What’s the Load Factor for My Commercial Building?

When you get involved with purchasing or leasing commercial real estate, you will begin hearing about a “load factor.” It’s a term that is integral to commercial real estate investing, and one that you must know if you want to be a successful investor. So what exactly is it?

The load factor, simply put, is the difference-usually expressed in a percentage-between the usable and the rentable square footage in a building. That is, how much of the space accounts for common areas such as restrooms, mechanical rooms, hallways, stairwells, and the like, versus how much is actually rentable to tenants.

Here is how to calculate this important cost for a commercial real estate property:

1. You will need the total rentable square footage of the building.

2. You will need the total usable square footage of the property.

3. Now, subtract the usable square footage (this is always the smaller number) from the rentable square footage.

4. Take that total and divide it by the usable square footage.

5. The resulting number is the load factor.

Here is an example: These are the numbers on a building in Gainesville, Florida, that we recently looked at. The total rentable square footage was 35,938. The total usable square footage was 29,461. So the equation looks like this: 35,938-29,461 = 6,477. Then take 6,477 รท 29,461 (usable sq. ft.) =.219 or nearly 22%.

What does this mean? It means that the property owner is adding almost 22 cents to every dollar he charges his tenants per usable square foot. The higher this number, the more the tenant will be paying for space he or she can’t use.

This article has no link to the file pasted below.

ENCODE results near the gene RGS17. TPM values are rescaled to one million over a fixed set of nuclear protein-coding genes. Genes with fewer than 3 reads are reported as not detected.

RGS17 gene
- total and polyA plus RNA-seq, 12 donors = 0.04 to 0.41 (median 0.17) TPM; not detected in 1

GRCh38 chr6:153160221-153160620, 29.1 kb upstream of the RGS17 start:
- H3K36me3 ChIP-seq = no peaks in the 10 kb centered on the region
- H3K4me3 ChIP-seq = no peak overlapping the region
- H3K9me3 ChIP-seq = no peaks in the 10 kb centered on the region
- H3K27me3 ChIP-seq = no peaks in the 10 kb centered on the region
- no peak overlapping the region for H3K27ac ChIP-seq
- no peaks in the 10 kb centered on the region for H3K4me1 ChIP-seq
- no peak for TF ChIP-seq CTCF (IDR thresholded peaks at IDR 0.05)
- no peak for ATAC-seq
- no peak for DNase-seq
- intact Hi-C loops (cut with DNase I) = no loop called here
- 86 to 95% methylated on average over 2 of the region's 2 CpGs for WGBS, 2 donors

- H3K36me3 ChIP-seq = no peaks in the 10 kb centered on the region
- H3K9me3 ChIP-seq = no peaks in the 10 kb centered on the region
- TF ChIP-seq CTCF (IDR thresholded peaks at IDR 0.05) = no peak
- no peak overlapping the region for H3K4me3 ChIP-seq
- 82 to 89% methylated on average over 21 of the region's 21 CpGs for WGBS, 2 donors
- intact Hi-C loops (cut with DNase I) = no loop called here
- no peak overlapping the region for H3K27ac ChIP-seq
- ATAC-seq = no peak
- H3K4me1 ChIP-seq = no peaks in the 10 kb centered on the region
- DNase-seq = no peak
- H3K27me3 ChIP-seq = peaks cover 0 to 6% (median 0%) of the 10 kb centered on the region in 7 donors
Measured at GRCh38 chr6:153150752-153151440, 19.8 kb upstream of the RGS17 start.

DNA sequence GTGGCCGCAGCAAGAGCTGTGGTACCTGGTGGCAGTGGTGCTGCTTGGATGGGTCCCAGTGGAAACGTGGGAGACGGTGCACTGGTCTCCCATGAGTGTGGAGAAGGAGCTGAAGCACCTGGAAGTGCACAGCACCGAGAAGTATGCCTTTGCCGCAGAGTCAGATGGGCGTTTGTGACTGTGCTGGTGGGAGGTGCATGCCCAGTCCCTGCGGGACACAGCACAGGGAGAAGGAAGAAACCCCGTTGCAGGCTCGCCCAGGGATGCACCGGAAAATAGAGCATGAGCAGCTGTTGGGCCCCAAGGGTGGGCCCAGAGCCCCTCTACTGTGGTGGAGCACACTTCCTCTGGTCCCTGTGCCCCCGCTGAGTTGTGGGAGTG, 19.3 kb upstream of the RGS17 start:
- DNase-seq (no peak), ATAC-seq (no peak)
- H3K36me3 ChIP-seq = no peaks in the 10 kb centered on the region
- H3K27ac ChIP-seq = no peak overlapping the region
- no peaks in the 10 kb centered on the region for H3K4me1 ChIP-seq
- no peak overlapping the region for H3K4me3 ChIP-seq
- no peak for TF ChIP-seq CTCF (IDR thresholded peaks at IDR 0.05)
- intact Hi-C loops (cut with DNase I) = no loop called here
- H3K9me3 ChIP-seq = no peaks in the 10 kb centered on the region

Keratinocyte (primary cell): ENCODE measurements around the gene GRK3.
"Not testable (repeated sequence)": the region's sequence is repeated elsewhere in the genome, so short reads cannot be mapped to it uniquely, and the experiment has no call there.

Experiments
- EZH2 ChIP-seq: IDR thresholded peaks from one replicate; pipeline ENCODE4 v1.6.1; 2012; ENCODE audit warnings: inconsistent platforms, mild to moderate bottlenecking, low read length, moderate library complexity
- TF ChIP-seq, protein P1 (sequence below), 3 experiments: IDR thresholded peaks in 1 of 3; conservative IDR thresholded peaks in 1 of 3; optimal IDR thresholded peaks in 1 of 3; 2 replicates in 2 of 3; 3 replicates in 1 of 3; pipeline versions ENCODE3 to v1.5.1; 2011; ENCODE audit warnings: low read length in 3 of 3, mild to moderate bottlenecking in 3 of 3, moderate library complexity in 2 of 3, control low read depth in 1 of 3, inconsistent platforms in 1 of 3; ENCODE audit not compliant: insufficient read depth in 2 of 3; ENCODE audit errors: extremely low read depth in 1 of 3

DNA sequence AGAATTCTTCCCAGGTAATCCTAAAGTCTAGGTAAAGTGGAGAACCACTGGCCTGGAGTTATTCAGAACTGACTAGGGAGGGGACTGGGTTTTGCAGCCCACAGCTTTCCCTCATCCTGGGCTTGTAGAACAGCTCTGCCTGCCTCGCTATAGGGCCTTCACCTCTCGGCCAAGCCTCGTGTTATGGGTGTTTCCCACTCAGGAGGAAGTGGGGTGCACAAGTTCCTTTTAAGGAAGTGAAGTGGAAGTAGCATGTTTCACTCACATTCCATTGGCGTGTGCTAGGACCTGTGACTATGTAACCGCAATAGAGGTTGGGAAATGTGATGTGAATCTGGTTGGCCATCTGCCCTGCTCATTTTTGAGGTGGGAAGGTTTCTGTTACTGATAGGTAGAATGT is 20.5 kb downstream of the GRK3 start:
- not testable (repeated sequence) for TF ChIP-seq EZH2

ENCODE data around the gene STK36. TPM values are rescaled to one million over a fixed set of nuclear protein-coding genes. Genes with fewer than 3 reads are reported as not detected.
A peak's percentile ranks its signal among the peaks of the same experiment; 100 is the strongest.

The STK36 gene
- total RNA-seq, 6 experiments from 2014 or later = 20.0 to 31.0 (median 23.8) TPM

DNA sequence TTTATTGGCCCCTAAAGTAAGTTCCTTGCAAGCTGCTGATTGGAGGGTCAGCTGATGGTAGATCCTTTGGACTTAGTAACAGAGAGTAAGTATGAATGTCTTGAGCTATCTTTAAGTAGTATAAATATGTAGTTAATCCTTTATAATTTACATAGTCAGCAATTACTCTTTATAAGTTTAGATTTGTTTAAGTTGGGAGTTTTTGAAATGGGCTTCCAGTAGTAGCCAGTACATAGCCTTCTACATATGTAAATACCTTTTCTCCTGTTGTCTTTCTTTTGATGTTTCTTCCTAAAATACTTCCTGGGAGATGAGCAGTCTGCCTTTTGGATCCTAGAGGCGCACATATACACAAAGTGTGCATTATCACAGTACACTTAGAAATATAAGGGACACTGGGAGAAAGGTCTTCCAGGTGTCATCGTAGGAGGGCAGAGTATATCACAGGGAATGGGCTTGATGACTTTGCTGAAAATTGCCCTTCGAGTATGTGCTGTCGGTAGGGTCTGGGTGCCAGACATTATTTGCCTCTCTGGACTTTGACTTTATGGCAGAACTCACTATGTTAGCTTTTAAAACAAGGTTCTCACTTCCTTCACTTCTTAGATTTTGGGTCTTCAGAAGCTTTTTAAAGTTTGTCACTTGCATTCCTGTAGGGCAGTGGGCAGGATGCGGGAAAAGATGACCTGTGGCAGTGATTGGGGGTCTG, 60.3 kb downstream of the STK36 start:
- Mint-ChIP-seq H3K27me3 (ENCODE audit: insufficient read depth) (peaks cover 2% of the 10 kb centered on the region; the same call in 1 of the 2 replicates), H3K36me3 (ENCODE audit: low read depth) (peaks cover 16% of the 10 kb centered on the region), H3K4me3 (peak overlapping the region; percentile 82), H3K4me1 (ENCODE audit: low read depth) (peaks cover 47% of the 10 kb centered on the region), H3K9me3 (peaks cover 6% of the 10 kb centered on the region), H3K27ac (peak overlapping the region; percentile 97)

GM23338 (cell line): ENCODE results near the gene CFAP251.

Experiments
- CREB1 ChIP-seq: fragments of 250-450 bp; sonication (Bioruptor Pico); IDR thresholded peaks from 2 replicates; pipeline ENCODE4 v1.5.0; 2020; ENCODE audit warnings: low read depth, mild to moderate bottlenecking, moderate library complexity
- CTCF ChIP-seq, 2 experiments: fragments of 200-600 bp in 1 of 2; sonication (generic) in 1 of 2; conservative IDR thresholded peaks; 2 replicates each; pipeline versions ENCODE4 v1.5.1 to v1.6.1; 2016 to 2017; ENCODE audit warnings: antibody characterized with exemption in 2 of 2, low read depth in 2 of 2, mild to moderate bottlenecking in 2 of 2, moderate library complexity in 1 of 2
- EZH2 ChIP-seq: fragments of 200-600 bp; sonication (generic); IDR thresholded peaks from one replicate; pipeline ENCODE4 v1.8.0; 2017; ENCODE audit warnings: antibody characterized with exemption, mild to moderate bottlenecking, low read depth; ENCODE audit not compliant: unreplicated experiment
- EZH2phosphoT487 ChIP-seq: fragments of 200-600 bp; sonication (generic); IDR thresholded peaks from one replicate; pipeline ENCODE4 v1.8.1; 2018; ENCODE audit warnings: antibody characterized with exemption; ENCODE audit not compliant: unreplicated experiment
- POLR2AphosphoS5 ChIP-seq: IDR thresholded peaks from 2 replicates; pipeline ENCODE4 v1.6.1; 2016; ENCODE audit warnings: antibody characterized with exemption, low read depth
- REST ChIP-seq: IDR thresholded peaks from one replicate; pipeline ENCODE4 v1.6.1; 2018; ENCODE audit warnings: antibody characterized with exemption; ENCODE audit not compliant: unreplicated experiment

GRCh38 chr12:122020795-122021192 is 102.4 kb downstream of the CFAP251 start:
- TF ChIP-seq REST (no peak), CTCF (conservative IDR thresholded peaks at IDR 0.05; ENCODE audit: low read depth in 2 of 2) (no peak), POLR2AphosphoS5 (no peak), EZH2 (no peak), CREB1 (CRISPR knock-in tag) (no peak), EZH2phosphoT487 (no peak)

Buildings with a high load factor may indicate inefficient design, and if, as a tenant, you are negotiating to sign a lease for a commercial space, you will definitely want to know the load factor.

If you are an investor considering the purchase of a commercial property, check comparable properties in the area to help you determine what the average cost is. If your potential property is above the average load factor, you may have difficulty attracting the interest of tenants because they will be paying for per square feet than they would in other properties near yours.

I hope this quick tutorial has been useful in helping you understand the importance of knowing the load factor for a commercial property.



Source by Rick Melero

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